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The demand for apples is given by the equation $x p=150,$ where $x$ is the number of pounds demanded and $p$ is the price per pound. If the price is increasing at a rate of 0.25 dollar per week, at what rate is the: (a) demand changing; (b) revenue changing; when the demand is 10 pounds? (Can you solve (b) by inspection?)

(a) decreasing at $1 / 6$ lb per week(b) $\$ 0$ per week

Calculus 1 / AB

Chapter 2

An Introduction to Calculus

Section 10

Related Rates

Derivatives

Oregon State University

Harvey Mudd College

Baylor University

Boston College

Lectures

04:40

In mathematics, a derivative is a measure of how a function changes as its input changes. Loosely speaking, a derivative can be thought of as how much one quantity is changing in response to changes in some other quantity; for example, the derivative of the position of a moving object with respect to time is the object's velocity. The concept of a derivative developed as a way to measure the steepness of a curve; the concept was ultimately generalized and now "derivative" is often used to refer to the relationship between two variables, independent and dependent, and to various related notions, such as the differential.

30:01

In mathematics, the derivative of a function of a real variable measures the sensitivity to change of the function value (the rate of change of the value of the function). If the derivative of a function at a chosen input value equals a constant value, the function is said to be a constant function. In this case the derivative itself is the constant of the function, and is called the constant of integration.

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Given the price-demand equ…

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Price-demand. Suppose that…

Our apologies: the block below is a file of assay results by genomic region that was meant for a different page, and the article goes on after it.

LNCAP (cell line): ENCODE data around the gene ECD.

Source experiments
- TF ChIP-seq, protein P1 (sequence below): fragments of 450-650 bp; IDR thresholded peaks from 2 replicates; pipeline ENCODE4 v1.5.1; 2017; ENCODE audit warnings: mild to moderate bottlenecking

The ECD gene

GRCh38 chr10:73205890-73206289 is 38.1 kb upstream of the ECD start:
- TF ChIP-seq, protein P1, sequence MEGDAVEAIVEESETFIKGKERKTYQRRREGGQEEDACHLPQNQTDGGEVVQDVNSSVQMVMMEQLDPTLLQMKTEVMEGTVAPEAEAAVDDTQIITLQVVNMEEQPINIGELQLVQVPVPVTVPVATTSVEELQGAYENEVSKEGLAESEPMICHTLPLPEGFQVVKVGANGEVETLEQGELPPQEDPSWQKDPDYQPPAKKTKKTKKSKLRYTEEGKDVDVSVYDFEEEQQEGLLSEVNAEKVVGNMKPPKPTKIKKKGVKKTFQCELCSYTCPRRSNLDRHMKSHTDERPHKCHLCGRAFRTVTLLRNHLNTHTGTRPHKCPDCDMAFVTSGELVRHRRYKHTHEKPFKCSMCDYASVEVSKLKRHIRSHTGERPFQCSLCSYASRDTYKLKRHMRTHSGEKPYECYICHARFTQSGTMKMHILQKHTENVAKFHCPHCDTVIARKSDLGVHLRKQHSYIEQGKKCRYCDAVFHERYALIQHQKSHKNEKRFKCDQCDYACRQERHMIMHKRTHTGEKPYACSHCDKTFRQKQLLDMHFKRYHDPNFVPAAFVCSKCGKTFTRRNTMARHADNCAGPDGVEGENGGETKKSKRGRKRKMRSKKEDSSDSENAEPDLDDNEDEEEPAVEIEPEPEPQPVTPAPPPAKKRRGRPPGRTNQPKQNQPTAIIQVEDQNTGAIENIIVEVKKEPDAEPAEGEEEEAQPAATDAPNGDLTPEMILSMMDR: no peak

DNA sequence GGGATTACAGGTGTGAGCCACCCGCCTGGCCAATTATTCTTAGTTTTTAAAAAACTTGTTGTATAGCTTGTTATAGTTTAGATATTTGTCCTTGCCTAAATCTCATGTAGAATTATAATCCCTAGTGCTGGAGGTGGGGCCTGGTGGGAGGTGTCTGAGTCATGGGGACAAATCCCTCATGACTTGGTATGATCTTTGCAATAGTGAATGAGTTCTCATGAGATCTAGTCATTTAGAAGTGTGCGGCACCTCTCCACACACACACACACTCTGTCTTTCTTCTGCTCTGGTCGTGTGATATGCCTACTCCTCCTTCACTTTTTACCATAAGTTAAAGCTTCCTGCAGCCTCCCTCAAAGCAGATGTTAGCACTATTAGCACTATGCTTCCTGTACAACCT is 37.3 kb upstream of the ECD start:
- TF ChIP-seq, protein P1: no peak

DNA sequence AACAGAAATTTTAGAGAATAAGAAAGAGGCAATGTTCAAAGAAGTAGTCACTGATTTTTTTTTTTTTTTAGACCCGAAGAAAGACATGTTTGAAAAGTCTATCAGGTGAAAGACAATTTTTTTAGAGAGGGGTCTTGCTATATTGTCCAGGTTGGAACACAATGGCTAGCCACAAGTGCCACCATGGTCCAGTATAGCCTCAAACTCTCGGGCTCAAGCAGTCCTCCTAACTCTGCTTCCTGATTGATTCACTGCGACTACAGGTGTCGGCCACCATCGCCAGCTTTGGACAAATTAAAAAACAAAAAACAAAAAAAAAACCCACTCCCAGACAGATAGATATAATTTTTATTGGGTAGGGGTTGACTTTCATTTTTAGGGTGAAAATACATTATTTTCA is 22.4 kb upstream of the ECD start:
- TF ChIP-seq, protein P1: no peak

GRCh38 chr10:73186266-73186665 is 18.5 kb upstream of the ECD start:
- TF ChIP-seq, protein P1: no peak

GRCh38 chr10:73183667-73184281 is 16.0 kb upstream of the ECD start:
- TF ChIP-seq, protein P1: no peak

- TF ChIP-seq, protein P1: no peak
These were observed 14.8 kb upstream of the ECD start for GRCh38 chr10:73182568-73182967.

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Demand Suppose the demand …

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05:07

The monthly demand for a…

06:38

05:16

The marginal price $d p / …

06:51

The quantity demanded of a…

for this problem. We've been given a function X p equals 150. And we're told that this is in relation to Apples. X is the number of pounds of apples demanded and P is the price. Well, let's write down what we know and what we're trying to find. We're told that the prices increasing Well, first of all, P is my price. So if prices increasing, that's a change, or DP DT at a rate of 25 cents per week. Okay, so there's my change of for price. It's increasing. So this is gonna be a positive 0.25 And we want to know what the rate is that the demand is changing. Will do this first piece. I'll do a first. So what demand is changing? That's DX DT. So that's what we're trying to find. And we're told we're gonna look at the point when the demand is £10. Okay, so that's the point we're looking at before we substitute that in that we're going to take our equation. This equation X p equals 1 50. That is our equation that relates our numbers to each other. We have two variables X and P, and we've got to rates DX DT is what we're looking for and DP DT is known Two variables to rates were ready to solve this problem. So we have our function. Now let's take the derivative. This is a product, so we'll use the product rule first times the derivative of the second plus the second times the derivative of the first and the derivative of a constant is just zero. Right? So I'm no, I'm gonna be wanting to look at DX DT That's what I'm trying to find. So part three, we're gonna plug in everything that we need Thio that we know to find what we are looking for So we have a plug in for X, d, p, d, t and P and solve for DX DT Well, I know that X is 10 dp DT is 0.25 I don't know P well, the good thing is, even though I don't know p I know how X and P relate to each other. So if X is 10, what value of P goes with X equal in 10? Well, if I divide by 10, that gives me P equaling 15 so I can plug 15 into my equation. Okay, so I've got 10 times 0.25 plus 15 DX DT. So let's solve. I've got 15 DX DT. I'm gonna move this to the other side. That's 10/4 or five halves. So it's become negative five halfs, and I'm gonna multiply. But both sides by 1/15, they're going to cancel, and this five will go into the 15 3 times. So DX DT is going to be a negative 1/6. So that negative means it is decreasing, so my demand is decreasing by 1/6 of a pound. So let's look apart. Be now. Now I want to know how the revenue is changing. So I want to know d r d t again at the same point when X equals 10. Well, what is revenue revenue? Is the demand times the price? Okay, but we know that that's 150. If the revenue is a constant when I go to take the derivative, it's going to be zero d r d t zero. The revenue isn't changing. There is no change so d r d t. Just by examining it, I can see that is going to equal zero

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